“Kids are able to leave there with industry-certified certificates or associate degrees, ready and prepared for the workforce coming out of high school,” said Cagle. Other initiatives include a three-year apprenticeship program and “Move on When Ready”. All are designed to give students options “where they will be fighting to get into school versus fighting to get out.”
Cagle noted that rural healthcare “continues to be a real crisis for our state,” with several hospitals closing (including at least two – in Calhoun and Stewart counties - in southwest Georgia) and others struggling to survive. “We will continue to create greater incentives so we have financially sustainable hospitals that can provide for the needs our citizens have,” particularly critical care in emergencies.
On education, Cagle said bluntly, “We cannot tolerate failing schools.” Legislation passed in the just-ended General Assembly session, he said, provides for a “chief turn-around officer. They will actually be third parties that will come in to do assessments of the (failing) schools and then also put a turn-around plan in place. All of these things are not interfering with local control, but empower local control and local communities to be a part of the overall solution.”
Cagle said, “You’ve got to declare war” on low performance and dropout rates. “If a kid can’t read on grade level in the third grade, it’s a clear indicator of an individual who will probably drop out of school before they get to the 12th grade. We’ve got to have primary education doing all it can do.”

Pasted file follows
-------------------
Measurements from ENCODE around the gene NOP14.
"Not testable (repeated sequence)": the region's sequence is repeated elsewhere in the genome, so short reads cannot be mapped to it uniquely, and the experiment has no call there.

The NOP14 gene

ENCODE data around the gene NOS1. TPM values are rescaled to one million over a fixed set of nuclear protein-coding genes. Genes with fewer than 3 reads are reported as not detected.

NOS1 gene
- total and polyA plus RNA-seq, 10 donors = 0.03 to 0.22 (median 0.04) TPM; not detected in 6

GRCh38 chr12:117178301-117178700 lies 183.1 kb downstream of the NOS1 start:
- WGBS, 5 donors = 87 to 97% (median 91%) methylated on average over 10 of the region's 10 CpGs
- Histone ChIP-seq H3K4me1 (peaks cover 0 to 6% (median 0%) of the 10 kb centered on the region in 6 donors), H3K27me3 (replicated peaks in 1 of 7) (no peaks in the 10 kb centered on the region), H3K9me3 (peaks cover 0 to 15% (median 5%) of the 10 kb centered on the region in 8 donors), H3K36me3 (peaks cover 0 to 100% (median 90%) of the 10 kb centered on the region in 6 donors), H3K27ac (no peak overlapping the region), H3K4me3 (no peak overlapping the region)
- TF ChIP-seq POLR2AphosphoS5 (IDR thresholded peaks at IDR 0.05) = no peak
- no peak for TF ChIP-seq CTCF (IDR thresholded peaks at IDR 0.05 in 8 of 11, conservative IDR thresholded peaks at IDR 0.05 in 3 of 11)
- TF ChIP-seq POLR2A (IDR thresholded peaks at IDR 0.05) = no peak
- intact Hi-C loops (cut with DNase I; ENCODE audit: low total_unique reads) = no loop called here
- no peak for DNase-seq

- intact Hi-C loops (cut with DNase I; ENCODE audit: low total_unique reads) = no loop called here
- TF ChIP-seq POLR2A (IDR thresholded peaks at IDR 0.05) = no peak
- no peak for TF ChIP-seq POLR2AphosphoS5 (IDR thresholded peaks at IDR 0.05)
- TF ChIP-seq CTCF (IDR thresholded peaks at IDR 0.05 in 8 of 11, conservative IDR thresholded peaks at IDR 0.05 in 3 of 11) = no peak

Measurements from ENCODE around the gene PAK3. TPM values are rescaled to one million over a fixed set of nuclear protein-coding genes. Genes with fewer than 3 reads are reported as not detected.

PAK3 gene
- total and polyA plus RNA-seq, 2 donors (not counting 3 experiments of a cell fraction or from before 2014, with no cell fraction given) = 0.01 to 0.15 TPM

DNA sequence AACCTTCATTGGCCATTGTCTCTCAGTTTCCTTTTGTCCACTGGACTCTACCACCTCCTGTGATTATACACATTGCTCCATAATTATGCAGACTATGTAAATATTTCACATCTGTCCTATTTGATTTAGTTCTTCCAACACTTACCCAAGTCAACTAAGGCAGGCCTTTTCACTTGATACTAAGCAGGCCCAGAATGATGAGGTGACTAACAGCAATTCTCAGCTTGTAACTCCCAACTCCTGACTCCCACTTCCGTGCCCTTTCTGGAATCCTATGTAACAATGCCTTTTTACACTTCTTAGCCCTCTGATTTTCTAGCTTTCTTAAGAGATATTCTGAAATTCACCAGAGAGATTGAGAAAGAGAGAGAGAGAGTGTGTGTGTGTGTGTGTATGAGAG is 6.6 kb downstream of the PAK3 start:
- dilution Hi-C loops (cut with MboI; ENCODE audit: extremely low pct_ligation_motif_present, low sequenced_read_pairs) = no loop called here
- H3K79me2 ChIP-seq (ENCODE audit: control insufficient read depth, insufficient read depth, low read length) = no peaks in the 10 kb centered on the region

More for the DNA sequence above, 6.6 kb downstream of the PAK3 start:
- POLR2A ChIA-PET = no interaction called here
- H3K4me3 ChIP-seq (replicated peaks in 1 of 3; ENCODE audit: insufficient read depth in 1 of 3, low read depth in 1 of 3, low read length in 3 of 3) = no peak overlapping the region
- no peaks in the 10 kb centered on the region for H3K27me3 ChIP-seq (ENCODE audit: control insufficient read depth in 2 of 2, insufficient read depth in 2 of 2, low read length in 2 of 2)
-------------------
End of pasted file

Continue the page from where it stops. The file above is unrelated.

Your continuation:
He added, “One of the initiatives we’ll be rolling out is a very targeted program that will utilize technology in the third grade to assess those students early on, and also give them specific access to technology that will help them get to their third grade reading level, which will be very, very critical.”
Cagle observed, “Some of these kids, they don’t have clean clothes, they don’t have food, they don’t have the mentoring, the parental involvement in their lives, so we’ve got to bring community resource centers within these schools to help these kids get everything they need in order to have a better shot at life.”
The “water wars” legal battles with Florida and Alabama are something Cagle said that as lieutenant governor and state senator before that, “I have worked on tirelessly. Florida, along with Alabama, is trying to get an economic advantage over our state, and we cannot tolerate that. As governor, I’m not going to tolerate that.” Georgia has been winning in the courts, Cagle continued, thanks to a statewide management plan put in place that also requires metro Atlanta to utilize conservation. That, plus conservation technology used by farmers, “have shown that we have been good stewards of the (water) resource here in Georgia, and will continue to be.”
After about an hour and half, Lt. Gov. Cagle departed Albany for his next scheduled stop in Valdosta.